Nobody can touch your cards – Rubbish! They are your cards, you decide! I wouldn’t let my little girl play with them when her hands are sticky and grubby, but if she washes up: why not?! Some people worry about the cards getting “contaminated” with bad energy… well, how many “bad” people do you read for? It’s totally cool if you choose to let someone look through your cards, let them shuffle the deck before a reading or, more common: just let them cut the deck after shuffling. It is also totally cool if you don’t want them to touch your cards. Up to you!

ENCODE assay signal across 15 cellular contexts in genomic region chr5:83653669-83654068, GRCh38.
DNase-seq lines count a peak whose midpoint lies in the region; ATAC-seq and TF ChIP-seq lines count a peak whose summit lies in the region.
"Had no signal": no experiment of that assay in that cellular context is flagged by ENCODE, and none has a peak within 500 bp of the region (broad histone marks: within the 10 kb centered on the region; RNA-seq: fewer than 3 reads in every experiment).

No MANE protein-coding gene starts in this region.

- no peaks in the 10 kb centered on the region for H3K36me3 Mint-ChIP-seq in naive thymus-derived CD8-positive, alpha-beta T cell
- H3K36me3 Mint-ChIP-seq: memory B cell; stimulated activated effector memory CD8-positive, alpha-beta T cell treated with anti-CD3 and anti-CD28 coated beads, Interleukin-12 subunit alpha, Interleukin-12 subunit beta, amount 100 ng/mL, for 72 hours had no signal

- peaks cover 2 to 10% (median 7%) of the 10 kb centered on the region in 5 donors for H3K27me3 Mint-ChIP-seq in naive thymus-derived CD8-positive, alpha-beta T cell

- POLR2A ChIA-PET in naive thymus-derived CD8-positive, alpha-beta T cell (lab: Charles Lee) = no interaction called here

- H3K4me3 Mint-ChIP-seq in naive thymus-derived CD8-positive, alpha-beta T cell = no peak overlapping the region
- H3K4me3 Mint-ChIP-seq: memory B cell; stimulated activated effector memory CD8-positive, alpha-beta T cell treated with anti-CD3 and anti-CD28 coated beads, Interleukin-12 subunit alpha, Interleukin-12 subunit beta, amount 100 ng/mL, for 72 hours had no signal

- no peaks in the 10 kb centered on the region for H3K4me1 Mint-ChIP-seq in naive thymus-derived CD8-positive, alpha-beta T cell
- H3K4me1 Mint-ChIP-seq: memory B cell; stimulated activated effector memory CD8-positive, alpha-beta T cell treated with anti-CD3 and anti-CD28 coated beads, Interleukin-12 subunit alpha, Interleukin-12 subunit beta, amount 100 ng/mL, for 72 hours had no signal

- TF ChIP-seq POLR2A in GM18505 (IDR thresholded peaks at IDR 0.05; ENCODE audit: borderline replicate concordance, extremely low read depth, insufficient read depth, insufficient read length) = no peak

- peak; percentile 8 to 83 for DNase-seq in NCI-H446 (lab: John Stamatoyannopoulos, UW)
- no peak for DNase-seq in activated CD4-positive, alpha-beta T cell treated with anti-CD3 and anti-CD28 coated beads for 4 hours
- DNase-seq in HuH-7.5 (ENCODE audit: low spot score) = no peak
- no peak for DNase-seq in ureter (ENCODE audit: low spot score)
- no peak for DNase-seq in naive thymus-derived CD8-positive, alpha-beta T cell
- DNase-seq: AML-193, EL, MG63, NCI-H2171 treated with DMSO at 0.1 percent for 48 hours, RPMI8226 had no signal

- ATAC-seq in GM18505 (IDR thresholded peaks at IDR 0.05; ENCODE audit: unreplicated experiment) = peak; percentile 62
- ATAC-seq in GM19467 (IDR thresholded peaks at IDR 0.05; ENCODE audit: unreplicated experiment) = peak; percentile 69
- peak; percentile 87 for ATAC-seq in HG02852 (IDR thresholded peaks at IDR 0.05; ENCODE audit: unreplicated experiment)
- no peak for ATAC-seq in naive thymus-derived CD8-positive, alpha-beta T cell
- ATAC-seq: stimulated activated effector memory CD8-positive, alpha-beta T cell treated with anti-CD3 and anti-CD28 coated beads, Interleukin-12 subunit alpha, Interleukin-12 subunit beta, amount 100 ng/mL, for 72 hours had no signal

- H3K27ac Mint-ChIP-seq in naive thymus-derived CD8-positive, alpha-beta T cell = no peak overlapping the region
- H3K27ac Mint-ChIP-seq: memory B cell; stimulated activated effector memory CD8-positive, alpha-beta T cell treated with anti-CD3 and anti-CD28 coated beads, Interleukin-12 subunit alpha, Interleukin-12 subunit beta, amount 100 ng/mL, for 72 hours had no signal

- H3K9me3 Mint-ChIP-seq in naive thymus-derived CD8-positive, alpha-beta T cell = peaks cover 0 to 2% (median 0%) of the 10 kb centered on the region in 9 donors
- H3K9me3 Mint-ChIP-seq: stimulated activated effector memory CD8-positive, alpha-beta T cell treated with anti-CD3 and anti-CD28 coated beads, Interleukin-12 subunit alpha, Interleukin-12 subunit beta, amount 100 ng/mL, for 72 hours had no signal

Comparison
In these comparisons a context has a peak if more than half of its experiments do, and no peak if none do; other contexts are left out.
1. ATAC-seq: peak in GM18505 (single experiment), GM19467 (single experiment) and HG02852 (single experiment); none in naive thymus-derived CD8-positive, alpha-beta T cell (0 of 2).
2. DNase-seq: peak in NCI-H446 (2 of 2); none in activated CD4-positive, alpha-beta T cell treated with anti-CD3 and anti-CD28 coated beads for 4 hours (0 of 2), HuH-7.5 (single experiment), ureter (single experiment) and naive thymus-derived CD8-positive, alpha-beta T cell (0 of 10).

Whilst on the subject of “bad energy” contaminating your cards – don’t go over the top with extensive cleansing ceremonies! Remember: when you are completely cleansing your cards, your own energy infused in them will get cleansed too! You might notice your deck being a bit unwieldy afterwards as you two get readjusted to eachother! In my opinion, keeping a clear quartz or selenite crystal with your cards is enough to keep it’s energy clear and vibrations high. Blue kyanite, smoky quartz, rose quartz and amethyst are good choices too! You can add other crystals that feel right to you as you see fit. 3 knocks on your tarot deck after a particularly draining reading will shake off some unwanted energy as well. Or putting your deck in order (good way to check if any cards have gone missing) and reshuffling extensively works too. If you do want to do more to balance your deck’s energy, leave it on the windowsill in the light of the full moon overnight, make a circle of salt around your cards for the day or pass the cards through some incense smoke. But really, you do not need to do these things as often as you think!